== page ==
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  4. I actually prefer the 3x poison and disease rules to the ones in older editions for reasons of clarity and ease of use.

    Still scary, just easier to use and more coherent. Of course not everything got better ..

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  5. @ Ghost: Thanks for the kind words. It's easy to gush over a great game.
    : )

    @ Al: All my 2E books (yes, I owned a set once upon a time) have long since been sold to the used bookstore. I'd be curious to see how it differs from 1E as a lot of weirdness got cleaned up in the update.

    @ Brendan: Hey, man, I used to play fairly fast and loose with some of these rules myself. Actually, your version sounds pretty interesting!
    ; )

    @5stone: I don't know, man...the B/X rules are pretty clear and easy.
    : )

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  6. This may not be what is said in the rules, as I don't have them handy, but Slow Poison does make a sort of sense.

    If there is no attempt made to slow the poison, then it's one round and you're dead (or whatever). Slow Poison staves of the dire circumstance for long enough to apply whatever aid is needed. Under those circumstances, a more powerful caster will be able to stave off the venom for longer.

    It's not the strength of venom which changes, which would indeed make little sense (although I can see potential in a magic system running along such lines, as magic shouldn't make sense); rather it's the victim's resistance to poison which is changed.

    That seems so obvious to me that I can only assume there's something in the text (again, I don't have it to hand) which suggests that this is not how it works.

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  7. DMG p. 20 has onset times for different poison types, though the description of Slow Poison seems to indicate that the spell can work even after a character is supposedly dead, up to the max duration of the spell.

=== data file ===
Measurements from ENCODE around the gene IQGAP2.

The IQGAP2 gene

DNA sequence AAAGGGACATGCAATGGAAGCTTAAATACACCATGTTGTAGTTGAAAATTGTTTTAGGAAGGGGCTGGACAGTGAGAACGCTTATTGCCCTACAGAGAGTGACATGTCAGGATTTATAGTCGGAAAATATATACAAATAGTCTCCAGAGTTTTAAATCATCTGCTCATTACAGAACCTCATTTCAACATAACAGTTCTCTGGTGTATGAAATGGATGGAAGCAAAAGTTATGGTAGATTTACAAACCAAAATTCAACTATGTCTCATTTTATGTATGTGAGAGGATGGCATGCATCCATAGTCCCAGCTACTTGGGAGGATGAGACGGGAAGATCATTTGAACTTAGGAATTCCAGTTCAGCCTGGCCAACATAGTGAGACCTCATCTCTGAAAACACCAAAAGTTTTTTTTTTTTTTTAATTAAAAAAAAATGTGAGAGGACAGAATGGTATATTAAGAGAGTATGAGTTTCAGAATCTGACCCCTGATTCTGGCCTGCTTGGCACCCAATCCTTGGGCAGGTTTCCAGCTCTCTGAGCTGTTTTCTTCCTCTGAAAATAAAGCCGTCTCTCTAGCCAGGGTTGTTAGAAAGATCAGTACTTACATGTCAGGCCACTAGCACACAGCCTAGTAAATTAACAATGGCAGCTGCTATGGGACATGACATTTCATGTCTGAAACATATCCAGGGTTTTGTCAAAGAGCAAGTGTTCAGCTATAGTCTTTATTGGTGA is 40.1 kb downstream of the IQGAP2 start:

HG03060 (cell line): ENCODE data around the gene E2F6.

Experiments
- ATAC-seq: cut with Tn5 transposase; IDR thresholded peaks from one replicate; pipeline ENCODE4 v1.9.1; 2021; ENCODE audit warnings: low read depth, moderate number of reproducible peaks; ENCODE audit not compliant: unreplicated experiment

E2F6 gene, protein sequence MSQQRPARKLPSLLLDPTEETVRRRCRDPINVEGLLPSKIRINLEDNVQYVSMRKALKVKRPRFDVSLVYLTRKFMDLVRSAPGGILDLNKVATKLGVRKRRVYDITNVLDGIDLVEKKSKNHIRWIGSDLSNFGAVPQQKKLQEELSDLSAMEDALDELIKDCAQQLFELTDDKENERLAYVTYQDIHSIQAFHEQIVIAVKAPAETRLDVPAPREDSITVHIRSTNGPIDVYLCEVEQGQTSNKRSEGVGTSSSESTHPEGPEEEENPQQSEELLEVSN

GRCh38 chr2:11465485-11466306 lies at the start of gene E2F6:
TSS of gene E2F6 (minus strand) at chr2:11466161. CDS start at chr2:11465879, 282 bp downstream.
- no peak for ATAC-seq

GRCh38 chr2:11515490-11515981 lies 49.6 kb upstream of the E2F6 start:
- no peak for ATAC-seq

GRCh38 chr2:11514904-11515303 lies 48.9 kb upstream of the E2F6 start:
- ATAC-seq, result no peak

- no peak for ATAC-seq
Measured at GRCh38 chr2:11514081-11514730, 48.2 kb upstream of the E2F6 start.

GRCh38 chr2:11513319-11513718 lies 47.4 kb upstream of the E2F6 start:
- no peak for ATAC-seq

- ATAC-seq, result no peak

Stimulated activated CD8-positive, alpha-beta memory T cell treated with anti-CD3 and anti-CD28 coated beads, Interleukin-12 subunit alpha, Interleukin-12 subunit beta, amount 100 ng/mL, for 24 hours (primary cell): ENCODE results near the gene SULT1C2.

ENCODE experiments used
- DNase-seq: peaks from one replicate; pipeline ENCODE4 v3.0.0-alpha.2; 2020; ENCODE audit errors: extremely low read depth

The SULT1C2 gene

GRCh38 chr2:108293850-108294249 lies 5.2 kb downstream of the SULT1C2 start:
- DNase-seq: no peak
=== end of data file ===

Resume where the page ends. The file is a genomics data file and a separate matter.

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  8. I love the mental picture of players flopping around on the ground, foaming at the mouth, eyes rolling, peeing themselves as the poison slowly, painfully kills them from the inside...

    And by players, I of course mean characters.

    Yup, characters.

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  9. @ David...you literally made me laugh out loud, man. Thanks for that.

    @ Kelvin: I'll double check.

    @ Antonio: as I said, "weirdness." That's why if anyone has the 2nd edition PHB, I'd be interested in knowing how/if Slow Poison has changed.

    Not that I'd ever PLAY 2nd edition again, you understand...this is just "research."
    ; )

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  10. I am enjoying this topic as it percolates around the old-school intertubes lately. It's funny because I had posted about several interesting rules (this one included) over at Goblinoid Games' forum a few days ago. Synchronicity, eh?

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  11. Excellent, most excellent! :-)

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  12. Herewith the text of Slow Poison from AD&D 2nd edition:
    When this spell is placed upon a poisoned individual, it greatly slows the effects of venom, if cast upon the victim before the poison takes full effect. (This period, known as the onset time, is known to the DM.) While this spell does not neutralize the venom, it does prevent it from substantially harming the individual for the duration of its magic in the hope that, during that spell period, the poison can be fully cured.

    So, it works like you would expect, i.e. within the limits of the onset time. In 1e it seems characters are not really dead even when they die. I suppose at some point they DO die, but it's mostly immaterial if you don't have a Slow Poison spell.
    Overall, I prefer the 2nd edition version of the spell, as it interacts with the onset time.